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Early childhood: the changing face of parent-practitioner relations during the pandemic

By Blog Editor, IOE Digital, on 28 October 2021

finelightarts / Pixabay

Rachel Benchekroun and Claire Cameron.

Lockdowns and other restrictions in England and around the world since the start of the Covid-19 pandemic have transformed the way parents and early childhood practitioners communicate. This is having significant implications for children’s development, learning and wellbeing.

Two linked studies at the UCL Social Research Institute examining environmental changes for children, parents and practitioners, in England, New Zealand, Senegal and Italy have been uncovering the multi-faceted and evolving roles of early childhood provision in supporting children and families.

Through interviews with practitioners and parents from a top-rated early childhood setting in a disadvantaged neighbourhood of London, we were able to identify shifts in the way communication took place during lockdown. Practitioners provided support to families through weekly phone calls to parents, Zoom calls to engage with the children and sharing ideas for activities at home on the ‘parent app’. One practitioner explained:

We would just have a chat with them and it was also to find out how the parents are doing as well, because obviously it was a big adjustment for them, not just for the children. We kind of wanted to find out how their mental wellbeing is as well. It was just a nice chance to have a chat with everybody, and then we could obviously offer some activities and stuff that they could do at home, just to keep their child entertained as possible.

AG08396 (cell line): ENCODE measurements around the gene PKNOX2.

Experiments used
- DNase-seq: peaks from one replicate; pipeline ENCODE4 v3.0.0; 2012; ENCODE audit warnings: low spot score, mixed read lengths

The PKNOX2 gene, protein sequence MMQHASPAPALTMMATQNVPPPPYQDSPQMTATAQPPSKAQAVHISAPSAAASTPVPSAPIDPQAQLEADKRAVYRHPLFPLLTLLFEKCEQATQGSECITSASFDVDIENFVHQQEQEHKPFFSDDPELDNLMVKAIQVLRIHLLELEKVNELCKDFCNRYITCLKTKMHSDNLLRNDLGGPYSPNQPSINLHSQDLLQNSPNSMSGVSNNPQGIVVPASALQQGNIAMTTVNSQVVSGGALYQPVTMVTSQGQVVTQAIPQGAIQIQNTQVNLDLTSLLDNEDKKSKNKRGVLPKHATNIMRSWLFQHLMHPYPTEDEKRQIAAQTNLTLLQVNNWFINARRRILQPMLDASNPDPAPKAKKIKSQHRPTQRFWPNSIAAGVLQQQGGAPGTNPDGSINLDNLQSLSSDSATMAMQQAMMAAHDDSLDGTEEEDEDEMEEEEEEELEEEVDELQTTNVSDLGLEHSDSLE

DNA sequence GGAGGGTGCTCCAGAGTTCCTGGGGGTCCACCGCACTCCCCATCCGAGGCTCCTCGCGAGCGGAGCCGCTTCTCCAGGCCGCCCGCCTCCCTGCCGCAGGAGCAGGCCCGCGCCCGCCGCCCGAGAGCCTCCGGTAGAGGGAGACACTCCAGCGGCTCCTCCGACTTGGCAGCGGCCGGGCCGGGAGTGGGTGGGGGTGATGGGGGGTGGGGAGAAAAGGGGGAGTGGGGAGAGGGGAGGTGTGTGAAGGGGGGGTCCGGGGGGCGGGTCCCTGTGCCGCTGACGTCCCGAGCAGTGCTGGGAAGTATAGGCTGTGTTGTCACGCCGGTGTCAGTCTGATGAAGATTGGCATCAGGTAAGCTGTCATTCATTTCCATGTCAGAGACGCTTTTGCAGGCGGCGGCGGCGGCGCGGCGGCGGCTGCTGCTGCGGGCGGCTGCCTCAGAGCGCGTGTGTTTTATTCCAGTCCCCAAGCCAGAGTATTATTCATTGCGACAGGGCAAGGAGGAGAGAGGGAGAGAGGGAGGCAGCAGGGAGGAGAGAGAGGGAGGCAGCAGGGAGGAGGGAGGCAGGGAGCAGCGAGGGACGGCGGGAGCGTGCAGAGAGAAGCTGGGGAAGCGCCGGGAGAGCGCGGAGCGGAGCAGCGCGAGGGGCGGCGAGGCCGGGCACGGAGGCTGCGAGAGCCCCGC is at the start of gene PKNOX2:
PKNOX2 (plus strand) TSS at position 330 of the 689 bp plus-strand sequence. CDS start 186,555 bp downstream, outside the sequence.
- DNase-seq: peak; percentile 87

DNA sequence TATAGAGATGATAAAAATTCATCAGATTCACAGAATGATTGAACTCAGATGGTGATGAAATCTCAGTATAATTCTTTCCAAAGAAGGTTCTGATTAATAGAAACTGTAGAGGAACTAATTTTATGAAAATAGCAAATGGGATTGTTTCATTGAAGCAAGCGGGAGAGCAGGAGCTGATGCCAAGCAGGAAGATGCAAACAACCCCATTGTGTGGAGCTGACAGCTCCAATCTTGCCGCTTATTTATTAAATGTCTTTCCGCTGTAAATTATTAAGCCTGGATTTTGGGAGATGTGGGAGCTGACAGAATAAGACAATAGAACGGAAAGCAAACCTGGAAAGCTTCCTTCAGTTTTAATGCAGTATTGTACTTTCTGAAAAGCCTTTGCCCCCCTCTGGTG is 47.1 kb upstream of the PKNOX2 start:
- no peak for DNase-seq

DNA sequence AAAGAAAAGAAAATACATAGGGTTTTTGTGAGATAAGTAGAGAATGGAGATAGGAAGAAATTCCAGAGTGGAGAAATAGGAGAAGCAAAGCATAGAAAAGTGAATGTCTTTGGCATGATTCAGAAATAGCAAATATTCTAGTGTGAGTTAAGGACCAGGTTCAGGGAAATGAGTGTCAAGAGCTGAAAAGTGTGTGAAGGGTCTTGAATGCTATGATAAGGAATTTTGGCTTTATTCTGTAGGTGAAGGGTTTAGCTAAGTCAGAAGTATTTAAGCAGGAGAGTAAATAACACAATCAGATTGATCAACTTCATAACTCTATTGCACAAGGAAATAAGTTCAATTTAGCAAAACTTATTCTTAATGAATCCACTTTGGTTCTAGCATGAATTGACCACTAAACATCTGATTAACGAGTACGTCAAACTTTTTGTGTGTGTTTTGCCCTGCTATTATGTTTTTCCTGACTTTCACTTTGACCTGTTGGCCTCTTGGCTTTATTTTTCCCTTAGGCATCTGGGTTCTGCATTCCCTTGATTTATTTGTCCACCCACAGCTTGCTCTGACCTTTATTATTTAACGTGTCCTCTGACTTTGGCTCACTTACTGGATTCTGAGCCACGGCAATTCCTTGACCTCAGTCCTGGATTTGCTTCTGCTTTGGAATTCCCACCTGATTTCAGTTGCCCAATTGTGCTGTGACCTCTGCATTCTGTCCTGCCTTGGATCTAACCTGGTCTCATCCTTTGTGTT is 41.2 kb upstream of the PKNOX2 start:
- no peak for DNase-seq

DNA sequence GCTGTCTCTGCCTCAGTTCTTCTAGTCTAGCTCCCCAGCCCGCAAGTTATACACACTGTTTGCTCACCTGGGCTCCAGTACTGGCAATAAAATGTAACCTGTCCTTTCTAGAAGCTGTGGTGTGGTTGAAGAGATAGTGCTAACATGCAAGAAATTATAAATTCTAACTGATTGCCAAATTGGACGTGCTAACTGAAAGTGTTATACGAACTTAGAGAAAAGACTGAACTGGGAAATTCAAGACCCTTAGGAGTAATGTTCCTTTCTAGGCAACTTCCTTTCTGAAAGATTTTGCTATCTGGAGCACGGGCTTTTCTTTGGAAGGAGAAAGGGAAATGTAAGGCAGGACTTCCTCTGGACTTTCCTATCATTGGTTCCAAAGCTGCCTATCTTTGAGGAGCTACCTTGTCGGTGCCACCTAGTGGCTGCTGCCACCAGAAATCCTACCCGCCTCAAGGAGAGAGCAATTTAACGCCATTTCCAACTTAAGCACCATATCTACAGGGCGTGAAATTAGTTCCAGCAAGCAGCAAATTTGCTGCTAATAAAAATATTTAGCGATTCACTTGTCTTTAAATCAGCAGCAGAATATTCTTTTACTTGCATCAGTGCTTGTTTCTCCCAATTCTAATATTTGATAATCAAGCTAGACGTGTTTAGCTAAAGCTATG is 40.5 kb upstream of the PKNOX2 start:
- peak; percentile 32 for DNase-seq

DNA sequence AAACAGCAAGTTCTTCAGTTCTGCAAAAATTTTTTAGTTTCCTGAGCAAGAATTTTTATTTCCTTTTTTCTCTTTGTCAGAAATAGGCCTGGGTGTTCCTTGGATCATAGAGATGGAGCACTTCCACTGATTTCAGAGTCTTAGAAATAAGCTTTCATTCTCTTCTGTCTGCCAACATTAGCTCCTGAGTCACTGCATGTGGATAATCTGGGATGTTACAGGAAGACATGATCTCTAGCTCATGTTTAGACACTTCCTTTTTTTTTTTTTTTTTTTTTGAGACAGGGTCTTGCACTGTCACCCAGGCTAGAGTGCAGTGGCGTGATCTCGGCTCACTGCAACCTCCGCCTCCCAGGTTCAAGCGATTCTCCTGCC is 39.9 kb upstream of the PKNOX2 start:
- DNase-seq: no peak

Parents expressed appreciation for these forms of communication, although levels of engagement with pedagogical activities at home varied. One parent was keen to recreate the nursery day in her home, facilitating playful activities and replicating the daily routine:

Luckily the nursery actually sent quite a few ideas throughout lockdown. They sent, like even putting some numbers on paper and trying to copy it with playdough. Drawing on CD cases with pens. There was loads of little ideas. Washing [dolls], putting them in the bath. Cos sometimes you can just feel so stuck. It’s on the app. They were putting up a couple of things a week, which was nice. They were normally things you’d find around the house, old toilet rolls, using them for activities, making chains out of them. Even going for a walk, picking up tree leaves, painting tree leaves. Really easy things to do.

Since re-opening, restrictions have kept parents out of the building, preventing them from helping their children settle in by spending time alongside them during their first days – a transition point which has long been viewed as vital to children’s developing sense of safety and wellbeing. One practitioner reflected:

it was really hard for them, [it made] settling in more difficult. The children cry and cry for a long time. Previously, when they’re settling in, they will come in, the parents will come in the first day. They will stay with their children for the settling, one hour period […] so their children are playing, but at the same time they can see their parents in the room. That is OK for them. But now we take them at the gate, the parents go, and the children will be like, ‘where am I? I don’t know anybody. I don’t know any face. Mum has just dumped me here’ – and then just scream and scream and scream.